I am currently doing a research on projection on a sphere, specifically for NOAA's project Science on a Sphere. What I'm trying to do is to find out how exactly do you create a video material for such a device, because it's not as simple as making a regular video since the projection on the sphere warps the final image a lot etc.

However, I'm struggling with finding any reasonable material source. I only found NOAA's creation guidelines, and even though they do describe all the problems with warping and having a seamless video pretty well, they do not describe specific methods, or the whole process of creating this kind of a video. They only mention several programs and plugins for Adobe's AE, but that's it.

Link: http://sos.noaa.gov/_downloads/docs/sos-content-creation-guidelines.pdf

I can't get any reasonable source from Google either, since all links are directing me to topics related to projecting a sphere (Earth) onto a plane, which is not what I'm trying to find at all.

I decided to give this site a shot and ask you whether you know any source/tutorial that could help me with this issue, or whether is here someone who understands this topic better than I do.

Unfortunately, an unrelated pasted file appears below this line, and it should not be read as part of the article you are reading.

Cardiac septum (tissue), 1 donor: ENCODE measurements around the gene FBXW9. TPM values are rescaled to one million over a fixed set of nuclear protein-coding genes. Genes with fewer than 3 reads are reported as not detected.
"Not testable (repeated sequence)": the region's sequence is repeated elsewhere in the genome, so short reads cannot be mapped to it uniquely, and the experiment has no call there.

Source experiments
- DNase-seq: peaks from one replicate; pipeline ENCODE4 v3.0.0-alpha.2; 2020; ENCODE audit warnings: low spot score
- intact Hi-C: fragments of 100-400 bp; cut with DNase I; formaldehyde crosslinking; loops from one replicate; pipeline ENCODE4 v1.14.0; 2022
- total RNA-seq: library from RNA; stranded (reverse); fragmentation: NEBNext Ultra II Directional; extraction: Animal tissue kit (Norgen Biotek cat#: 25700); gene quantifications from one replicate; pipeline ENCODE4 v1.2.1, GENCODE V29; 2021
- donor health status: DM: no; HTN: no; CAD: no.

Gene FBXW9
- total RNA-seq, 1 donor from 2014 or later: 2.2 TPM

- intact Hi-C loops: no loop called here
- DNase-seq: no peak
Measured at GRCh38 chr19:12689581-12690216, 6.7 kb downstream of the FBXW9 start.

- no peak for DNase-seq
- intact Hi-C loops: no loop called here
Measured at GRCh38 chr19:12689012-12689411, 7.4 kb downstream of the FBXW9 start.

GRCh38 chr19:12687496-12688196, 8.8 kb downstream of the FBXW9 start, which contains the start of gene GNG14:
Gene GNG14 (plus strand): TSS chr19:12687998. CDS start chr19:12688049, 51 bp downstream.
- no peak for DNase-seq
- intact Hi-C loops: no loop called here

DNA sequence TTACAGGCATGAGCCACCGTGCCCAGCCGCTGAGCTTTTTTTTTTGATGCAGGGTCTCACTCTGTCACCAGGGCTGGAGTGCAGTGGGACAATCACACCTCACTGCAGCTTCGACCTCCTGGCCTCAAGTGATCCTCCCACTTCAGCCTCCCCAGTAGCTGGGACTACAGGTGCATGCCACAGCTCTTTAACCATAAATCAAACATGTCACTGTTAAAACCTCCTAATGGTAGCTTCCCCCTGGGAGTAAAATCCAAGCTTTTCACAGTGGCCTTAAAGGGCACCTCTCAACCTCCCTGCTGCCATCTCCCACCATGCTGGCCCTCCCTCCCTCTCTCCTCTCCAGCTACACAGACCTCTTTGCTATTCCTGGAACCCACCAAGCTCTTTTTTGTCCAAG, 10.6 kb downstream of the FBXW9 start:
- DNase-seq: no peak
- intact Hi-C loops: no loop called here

• $\begingroup$ If you solve it for still images, it ought to be the same solution for video frames right? Also just to make sure, you are just trying to avoid the distortion at the poles when naively putting a texture on a sphere? $\endgroup$
    – Alan Wolfe
    Nov 26, 2015 at 18:12
  • $\begingroup$ I believe you are correct with the still images. However, I wasnt able to find any good material about that either. And yes, I'm trying mainly to solve the distortion at poles problem, since the fact that left side has to be identical to right side of the video for a good transition is a trivial problem with easy solution. $\endgroup$ Nov 27, 2015 at 14:32
  • $\begingroup$ Does this info help any? blender.stackexchange.com/questions/10741/… $\endgroup$
    – Alan Wolfe
    Nov 27, 2015 at 15:54

1 Answer 1


You need to use a cylindrical projection. So the key issue is how to prepare data for a cylindrical projection. Basically what you do is:

  1. You project your data on a sphere, it may be that this process was already done for you.
  2. And then you project it back to a cylinder

Both steps can be easily taken care of by your cartography software. Will the data distort... yes but since you project information onto a sphere from whatever source onto a sphere and to cylindrical coordinates it will just interpolate the distortion away. If anything your just going to have slight over resolution at poles.

Quite a lot of data is in fact in this format to begin with. But nearly all 3D applications can use projected textures and texture baking to do these steps for you. Also most 2D applications like Photoshop have tools for turning rectangular coordinates to polar coordinates which do the same thing

The real question is what your original image data is like?


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